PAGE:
I am part of the generation that came of age when computers became affordable tools for the office or home. Not yet universal but also not a rarity. I grew up using an electronic typewriter and transferred to a word processor on my Apple //e sometime in junior high school. When I started working, just about every law office was starting to give e-mail accounts to every employee.
Over 18 years, I’ve seen the practice of law transformed by the expansion of technology. Document review used to be a manually intensive chore that entailed poring over thousands, or tens of thousands, or hundreds of thousands, of sheets of paper, sometimes in a remote location. Now it entails using “predictive coding” or other methods to search tens of thousands, hundreds of thousands, or millions of electronic records. Legal research used to entail going through digests and federal and state reporters to find cases. Now it involves searching on electronic databases.
Technological advances have, in several ways, made it less expensive to practice law. Much of a lawyer’s work can be done from any desktop or laptop with a few key pieces of software and a connection to the internet. In my own practice, I have been able to use technology to significantly lower my overhead. This not only helps my bottom line, but allows me to make my services more affordable to my clients. When I can send and receive documents electronically, I don’t have to charge my client for unnecessary expenses like copying, postage, and the like.
And yet often legal technology creates unnecessary expense. Companies charge a lot of money for software that uses legacy technology with improvement only coming if the company decides to develop a new version. Commercial research services charge hundreds of dollars a month to provide access to caselaw and statutes, information that is in the public domain. The advent of electronic discovery has created firms that charge hundreds of dollars an hour to perform consulting services that rely on either lots of manpower billed at a markup, or proprietary technology that isn’t necessarily all that novel.
Law isn’t the only field that pays a lot of money for expensive technology, of course. But for a profession that is supposed to ensure access to justice, much of the legal technology market instead seems to be designed to further separate the haves and have nots.
Why is this? I think there are a couple of reasons. First, many lawyers, even those who work in areas that rely on technology, don’t know much about the products they use, and they’re afraid to admit that. So instead of asking why things have to be done a certain way, they go along with whatever their IT department or consultants tell them to do.
Second, a lot of lawyers generally like to keep what they do know or have to themselves. Part of this may be grounded in certain ethical obligations. We’re required to keep confidences, and we are supposed to zealously represent clients within ethical bounds to win their case or give them an advantage in negotiatons. This crosses over into how we run our practices. There are several lawyers who do speak about technology and practice management, and various bar association committees that are devoted to such discussions. But there are very few collaborative efforts on a regular basis between law firms to develop effective technology and practice management tools.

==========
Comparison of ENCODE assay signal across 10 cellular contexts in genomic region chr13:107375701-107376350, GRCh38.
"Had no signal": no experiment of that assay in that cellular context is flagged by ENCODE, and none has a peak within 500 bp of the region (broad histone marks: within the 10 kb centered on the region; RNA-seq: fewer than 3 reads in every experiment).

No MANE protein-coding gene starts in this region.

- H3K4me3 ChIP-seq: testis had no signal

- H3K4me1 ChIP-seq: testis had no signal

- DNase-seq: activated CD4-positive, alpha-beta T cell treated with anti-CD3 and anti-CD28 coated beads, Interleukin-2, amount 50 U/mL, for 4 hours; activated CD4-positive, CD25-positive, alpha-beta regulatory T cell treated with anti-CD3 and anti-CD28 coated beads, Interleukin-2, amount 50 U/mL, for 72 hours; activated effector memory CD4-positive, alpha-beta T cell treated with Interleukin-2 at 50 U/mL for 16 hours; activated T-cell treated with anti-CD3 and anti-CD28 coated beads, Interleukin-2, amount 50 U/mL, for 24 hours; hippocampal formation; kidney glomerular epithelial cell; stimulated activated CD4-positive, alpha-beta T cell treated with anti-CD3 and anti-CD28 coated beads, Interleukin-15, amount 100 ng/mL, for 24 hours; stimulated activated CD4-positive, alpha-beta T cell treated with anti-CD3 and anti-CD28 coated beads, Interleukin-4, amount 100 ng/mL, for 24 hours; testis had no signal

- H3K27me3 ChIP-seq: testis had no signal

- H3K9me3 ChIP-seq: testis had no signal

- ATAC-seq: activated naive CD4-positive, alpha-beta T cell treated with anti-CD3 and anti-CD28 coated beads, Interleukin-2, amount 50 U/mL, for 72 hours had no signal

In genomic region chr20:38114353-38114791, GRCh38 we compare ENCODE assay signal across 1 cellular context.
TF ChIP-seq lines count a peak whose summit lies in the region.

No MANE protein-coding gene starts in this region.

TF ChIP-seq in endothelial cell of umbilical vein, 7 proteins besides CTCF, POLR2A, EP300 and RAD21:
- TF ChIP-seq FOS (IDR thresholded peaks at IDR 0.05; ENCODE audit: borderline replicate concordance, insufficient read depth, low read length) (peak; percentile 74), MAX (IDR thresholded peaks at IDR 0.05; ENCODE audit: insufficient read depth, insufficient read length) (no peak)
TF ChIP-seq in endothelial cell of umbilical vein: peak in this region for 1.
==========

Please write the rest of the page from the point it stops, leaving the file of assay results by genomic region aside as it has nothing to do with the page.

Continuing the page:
What if lawyers collaborated with each other and with technology developers on applications to make document review easier and less expensive, or research tools to replace commercial research services? Some other industries do this. For example, financial services firms, although competing with one another, have developed shared settlement platforms because they need to do so as part of their transactions with one another.
In later entries on this blog I’ll try to highlight some areas that make access to the law simpler and more affordable. It may include highlighting a free or relatively low cost application, or promoting the various “free law” groups that are out there. I would like to focus on “disruptive” efforts as much as possible, where the technology not only does something new, but allows savings to go back to the end users (lawyers and clients), requiring other vendors to adjust their models. I will do this not from the perspective of a technology expert, but as a lawyer who spends more time in front of the computer than I care to. It does help that I have a wonderful wife who works in IT and can help me out in this area. I did promise before that I would not be promoting my own work on this blog, but I reserve the right to promote hers!